Housing forum raises concerns about tower block ‘decommissioning’

Cllr Scott Carson, Cllr Nathan Anderson, Julie-Anne Jackson of Seymour Hill and Conway Residents' Association and Cllr Jonathan Craig outside Rathmoyne House, Seymour Hill.
Cllr Scott Carson, Cllr Nathan Anderson, Julie-Anne Jackson of Seymour Hill and Conway Residents' Association and Cllr Jonathan Craig outside Rathmoyne House, Seymour Hill.

A council body that deals with housing issues in the Lisburn and Castlereagh area has called for a meeting with the chief executive of the Housing Executive over proposals that could see the demolition of NIHE tower blocks.

Responding to revelations that the Housing Executive is to begin consulting with residents in its 33 multi-storey blocks across Northern Ireland about the future of the high-rise flats and the possible “decommissioning” of some of the buildings, Lisburn and Castlereagh City Council’s Housing Liaison Forum has called for “clarity” on the NIHE’s plans.

Five of the tower blocks are located in Seymour Hill, Dunmurry, and forum representatives say they have been contacted by residents concerned about the future of their homes.

DUP Cllr Nathan Anderson, Chairman of the LCCC Housing Liaison Forum, said: “There is still unclarity regarding the plans for demolition and also how this impacts the local housing stock, tenancies and apartment owners.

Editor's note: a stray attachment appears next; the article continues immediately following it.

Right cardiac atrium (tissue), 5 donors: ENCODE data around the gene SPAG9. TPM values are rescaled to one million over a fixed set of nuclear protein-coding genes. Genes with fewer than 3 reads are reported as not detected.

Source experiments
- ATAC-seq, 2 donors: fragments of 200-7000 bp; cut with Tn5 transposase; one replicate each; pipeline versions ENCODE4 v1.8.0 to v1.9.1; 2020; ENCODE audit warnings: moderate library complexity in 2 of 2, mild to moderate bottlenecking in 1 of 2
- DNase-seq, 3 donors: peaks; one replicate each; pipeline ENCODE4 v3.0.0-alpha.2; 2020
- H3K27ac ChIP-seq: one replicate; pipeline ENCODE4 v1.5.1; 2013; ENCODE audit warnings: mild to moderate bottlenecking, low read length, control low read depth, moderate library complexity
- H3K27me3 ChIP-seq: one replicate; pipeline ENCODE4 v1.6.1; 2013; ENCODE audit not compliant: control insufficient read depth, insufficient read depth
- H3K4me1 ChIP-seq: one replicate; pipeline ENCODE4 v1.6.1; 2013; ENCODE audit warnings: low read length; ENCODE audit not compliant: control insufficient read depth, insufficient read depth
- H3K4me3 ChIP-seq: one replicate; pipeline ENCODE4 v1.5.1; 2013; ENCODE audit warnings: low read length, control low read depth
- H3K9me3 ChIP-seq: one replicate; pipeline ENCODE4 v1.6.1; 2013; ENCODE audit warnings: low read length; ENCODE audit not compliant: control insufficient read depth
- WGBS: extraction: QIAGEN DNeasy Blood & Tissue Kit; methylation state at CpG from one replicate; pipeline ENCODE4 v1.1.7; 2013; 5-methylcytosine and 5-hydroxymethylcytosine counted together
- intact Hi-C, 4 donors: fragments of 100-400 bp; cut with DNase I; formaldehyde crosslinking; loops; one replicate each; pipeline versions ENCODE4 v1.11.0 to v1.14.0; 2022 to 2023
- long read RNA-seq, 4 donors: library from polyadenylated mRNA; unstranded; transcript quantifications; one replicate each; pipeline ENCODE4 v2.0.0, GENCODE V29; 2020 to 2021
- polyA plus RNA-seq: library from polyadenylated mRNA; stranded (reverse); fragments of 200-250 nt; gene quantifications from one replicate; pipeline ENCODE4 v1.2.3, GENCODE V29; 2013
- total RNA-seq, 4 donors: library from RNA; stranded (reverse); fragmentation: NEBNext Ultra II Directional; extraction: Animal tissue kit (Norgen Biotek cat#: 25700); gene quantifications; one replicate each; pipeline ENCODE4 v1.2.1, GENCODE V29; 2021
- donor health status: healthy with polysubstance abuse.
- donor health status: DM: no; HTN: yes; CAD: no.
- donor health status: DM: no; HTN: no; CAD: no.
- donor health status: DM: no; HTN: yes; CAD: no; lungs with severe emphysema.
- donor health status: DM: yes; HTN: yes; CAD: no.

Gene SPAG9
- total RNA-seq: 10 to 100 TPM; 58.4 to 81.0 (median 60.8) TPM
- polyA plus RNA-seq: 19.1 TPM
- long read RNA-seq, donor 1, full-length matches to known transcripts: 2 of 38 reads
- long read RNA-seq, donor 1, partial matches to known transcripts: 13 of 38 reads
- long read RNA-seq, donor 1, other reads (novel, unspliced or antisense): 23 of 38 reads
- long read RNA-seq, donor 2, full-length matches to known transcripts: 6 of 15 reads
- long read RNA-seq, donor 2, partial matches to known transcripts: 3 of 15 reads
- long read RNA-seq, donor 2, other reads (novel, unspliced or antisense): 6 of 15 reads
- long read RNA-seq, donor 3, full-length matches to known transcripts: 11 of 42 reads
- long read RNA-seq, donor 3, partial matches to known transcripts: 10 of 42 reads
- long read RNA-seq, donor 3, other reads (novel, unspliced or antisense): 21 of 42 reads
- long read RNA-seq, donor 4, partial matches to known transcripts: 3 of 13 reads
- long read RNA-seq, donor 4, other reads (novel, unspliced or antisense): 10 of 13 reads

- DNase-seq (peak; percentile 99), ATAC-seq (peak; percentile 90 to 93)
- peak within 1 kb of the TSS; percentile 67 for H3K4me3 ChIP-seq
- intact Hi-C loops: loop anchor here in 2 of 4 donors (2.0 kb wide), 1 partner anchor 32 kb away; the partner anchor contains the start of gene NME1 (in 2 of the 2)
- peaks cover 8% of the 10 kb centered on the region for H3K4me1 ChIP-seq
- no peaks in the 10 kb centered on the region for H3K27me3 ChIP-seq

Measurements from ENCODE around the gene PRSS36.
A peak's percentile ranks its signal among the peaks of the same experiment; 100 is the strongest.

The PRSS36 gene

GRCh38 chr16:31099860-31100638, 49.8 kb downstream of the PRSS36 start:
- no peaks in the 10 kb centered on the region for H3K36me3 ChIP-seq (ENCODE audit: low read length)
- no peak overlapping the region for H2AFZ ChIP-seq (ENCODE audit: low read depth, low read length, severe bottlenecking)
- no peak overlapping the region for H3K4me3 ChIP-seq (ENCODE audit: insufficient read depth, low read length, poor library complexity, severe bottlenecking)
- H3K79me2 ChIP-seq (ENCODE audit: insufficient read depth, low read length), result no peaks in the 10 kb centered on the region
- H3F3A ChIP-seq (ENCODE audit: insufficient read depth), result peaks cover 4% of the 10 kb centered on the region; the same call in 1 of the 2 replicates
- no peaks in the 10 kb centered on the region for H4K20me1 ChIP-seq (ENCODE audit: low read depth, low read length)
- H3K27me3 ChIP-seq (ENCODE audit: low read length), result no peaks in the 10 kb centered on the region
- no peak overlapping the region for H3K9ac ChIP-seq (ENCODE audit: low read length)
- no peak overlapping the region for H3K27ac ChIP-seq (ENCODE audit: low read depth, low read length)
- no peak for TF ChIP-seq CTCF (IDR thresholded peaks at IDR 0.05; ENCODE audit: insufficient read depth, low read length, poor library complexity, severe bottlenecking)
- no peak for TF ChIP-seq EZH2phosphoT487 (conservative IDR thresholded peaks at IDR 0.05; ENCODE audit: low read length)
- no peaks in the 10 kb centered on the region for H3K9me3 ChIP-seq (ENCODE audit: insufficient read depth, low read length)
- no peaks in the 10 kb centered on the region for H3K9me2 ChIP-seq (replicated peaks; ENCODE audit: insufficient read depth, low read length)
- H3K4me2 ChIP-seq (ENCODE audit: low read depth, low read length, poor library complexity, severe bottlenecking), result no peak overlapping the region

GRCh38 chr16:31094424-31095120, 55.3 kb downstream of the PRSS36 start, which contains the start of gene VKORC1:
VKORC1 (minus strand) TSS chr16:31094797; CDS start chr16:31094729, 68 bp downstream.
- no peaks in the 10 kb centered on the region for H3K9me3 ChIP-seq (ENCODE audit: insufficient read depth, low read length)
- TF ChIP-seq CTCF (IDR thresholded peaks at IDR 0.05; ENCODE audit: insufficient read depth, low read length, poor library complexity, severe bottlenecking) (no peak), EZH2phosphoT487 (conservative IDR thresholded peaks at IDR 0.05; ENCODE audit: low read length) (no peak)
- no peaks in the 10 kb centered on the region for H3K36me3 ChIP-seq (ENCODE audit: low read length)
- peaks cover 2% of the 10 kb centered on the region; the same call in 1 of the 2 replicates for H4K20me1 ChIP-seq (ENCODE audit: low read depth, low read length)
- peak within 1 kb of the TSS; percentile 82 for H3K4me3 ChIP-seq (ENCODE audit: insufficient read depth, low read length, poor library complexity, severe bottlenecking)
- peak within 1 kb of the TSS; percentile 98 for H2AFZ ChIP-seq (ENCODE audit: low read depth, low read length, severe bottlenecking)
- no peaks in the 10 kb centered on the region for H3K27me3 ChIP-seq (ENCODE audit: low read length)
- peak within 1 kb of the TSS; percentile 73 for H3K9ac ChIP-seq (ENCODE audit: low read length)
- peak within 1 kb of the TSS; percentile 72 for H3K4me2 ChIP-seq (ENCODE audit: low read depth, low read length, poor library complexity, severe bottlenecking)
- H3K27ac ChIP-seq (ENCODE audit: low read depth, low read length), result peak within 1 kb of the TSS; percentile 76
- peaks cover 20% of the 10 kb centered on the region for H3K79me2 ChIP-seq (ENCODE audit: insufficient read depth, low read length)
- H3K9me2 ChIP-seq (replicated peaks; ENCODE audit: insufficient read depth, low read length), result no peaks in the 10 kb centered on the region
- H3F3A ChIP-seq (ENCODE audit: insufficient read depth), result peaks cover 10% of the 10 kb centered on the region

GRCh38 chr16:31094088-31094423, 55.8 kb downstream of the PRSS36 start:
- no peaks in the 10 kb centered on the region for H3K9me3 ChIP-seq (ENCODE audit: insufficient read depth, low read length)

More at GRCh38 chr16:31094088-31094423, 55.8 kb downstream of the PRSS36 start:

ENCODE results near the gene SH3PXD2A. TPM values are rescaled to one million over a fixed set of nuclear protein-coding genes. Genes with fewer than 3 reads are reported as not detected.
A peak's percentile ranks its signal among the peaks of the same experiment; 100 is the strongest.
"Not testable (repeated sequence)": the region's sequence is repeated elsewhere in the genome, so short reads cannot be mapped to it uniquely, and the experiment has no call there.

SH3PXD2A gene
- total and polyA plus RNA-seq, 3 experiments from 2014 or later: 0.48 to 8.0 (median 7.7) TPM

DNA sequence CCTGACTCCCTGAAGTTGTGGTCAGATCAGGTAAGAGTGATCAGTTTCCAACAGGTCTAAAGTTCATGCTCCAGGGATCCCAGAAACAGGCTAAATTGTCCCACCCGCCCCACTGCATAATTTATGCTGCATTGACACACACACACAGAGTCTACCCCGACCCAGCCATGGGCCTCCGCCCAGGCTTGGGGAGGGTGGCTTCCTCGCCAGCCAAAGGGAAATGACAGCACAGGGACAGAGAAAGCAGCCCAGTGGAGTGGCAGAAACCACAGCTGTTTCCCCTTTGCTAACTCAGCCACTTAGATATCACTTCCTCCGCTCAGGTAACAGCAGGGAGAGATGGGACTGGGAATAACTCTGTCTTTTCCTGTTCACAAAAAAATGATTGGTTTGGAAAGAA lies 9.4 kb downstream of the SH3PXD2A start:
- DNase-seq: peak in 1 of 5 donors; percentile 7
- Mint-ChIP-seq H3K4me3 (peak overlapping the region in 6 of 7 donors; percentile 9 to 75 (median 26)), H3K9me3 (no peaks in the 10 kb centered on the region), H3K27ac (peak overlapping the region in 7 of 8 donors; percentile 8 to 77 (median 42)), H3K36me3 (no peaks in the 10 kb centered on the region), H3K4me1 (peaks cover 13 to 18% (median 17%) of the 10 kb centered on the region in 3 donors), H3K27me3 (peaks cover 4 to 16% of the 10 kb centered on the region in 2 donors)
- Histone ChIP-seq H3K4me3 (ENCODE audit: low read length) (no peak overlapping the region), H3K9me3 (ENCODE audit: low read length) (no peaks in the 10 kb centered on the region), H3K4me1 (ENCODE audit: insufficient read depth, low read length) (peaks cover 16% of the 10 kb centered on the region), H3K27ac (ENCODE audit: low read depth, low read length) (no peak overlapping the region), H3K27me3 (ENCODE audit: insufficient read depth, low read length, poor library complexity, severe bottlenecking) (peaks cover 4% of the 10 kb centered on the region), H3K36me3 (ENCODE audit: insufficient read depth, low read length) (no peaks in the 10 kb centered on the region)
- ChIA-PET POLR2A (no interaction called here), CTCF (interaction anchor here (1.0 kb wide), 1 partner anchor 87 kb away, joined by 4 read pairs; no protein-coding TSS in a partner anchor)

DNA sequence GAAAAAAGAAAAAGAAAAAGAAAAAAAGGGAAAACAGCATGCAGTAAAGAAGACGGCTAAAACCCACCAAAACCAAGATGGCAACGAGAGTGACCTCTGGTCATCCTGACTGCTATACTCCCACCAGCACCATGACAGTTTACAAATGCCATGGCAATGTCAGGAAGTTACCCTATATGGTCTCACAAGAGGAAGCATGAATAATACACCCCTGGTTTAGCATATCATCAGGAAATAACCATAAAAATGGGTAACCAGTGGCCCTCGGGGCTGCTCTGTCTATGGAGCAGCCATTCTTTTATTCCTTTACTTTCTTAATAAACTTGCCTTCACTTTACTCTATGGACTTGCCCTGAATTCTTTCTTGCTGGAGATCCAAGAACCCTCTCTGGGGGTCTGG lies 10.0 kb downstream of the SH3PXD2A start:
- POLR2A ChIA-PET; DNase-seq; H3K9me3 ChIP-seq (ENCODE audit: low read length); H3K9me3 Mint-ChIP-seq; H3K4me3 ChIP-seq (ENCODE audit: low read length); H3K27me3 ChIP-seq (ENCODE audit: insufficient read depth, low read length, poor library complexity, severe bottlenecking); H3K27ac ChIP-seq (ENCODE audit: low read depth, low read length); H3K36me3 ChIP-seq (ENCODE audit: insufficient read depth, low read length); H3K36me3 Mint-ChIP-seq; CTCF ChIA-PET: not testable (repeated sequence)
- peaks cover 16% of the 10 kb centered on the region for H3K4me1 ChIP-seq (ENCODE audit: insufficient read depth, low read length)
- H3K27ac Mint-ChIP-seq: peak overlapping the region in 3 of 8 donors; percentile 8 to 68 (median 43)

“As a result, we have asked for the chief executive of NIHE to attend the next meeting of the forum. We will be asking very searching questions of the senior management in the NIHE.”

DUP Cllr Jonathan Craig commented: “We will be looking at these proposals in detail and seeking clarification from the NIHE how this impacts the people of the Lisburn and Castlereagh City Council area. This obviously has very serious implications locally and we will want to ensure that residents’ concerns are dealt with.”

Their party colleague, Cllr Scott Carson added: “We have been contacted by a number of concerned residents. There will soon be a public consultation launched regarding these proposals. We will be fully engaging in this consultation and would recommend that people would do the same.”

The NIHE has said the health, safety and comfort of tenants is its priority, and stressed that the tower blocks are now reaching an age at which “significant investment” is required.

“The approach that has been agreed by the board is to consult with residents, political representatives and the wider community about future plans for each of the tower blocks and surrounding neighbourhoods.

“This includes the decommissioning of tower blocks over an agreed extended time period and further exploration of future housing options available at each location,” a spokesperson said.